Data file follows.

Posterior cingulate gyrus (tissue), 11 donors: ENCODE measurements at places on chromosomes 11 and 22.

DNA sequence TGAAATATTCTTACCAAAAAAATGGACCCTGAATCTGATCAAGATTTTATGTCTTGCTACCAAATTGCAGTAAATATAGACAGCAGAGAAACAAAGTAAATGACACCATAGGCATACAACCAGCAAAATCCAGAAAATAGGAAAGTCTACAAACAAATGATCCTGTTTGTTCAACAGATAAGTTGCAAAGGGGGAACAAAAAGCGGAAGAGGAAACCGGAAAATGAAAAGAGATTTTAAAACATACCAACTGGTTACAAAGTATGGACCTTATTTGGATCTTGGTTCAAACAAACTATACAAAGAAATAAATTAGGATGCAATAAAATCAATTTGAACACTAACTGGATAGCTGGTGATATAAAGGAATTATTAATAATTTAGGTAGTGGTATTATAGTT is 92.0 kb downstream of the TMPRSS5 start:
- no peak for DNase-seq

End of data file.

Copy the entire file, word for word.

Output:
Posterior cingulate gyrus (tissue), 11 donors: ENCODE measurements at places on chromosomes 11 and 22.

DNA sequence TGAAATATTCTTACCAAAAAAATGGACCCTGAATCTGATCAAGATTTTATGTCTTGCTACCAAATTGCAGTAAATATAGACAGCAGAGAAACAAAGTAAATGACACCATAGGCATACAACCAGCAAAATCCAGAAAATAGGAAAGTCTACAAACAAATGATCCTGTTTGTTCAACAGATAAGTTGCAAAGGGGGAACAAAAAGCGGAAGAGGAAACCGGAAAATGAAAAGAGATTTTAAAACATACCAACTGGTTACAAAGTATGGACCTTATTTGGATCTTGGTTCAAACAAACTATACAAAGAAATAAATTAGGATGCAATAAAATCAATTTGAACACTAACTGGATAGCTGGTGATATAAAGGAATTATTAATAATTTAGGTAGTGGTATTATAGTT is 92.0 kb downstream of the TMPRSS5 start:
- no peak for DNase-seq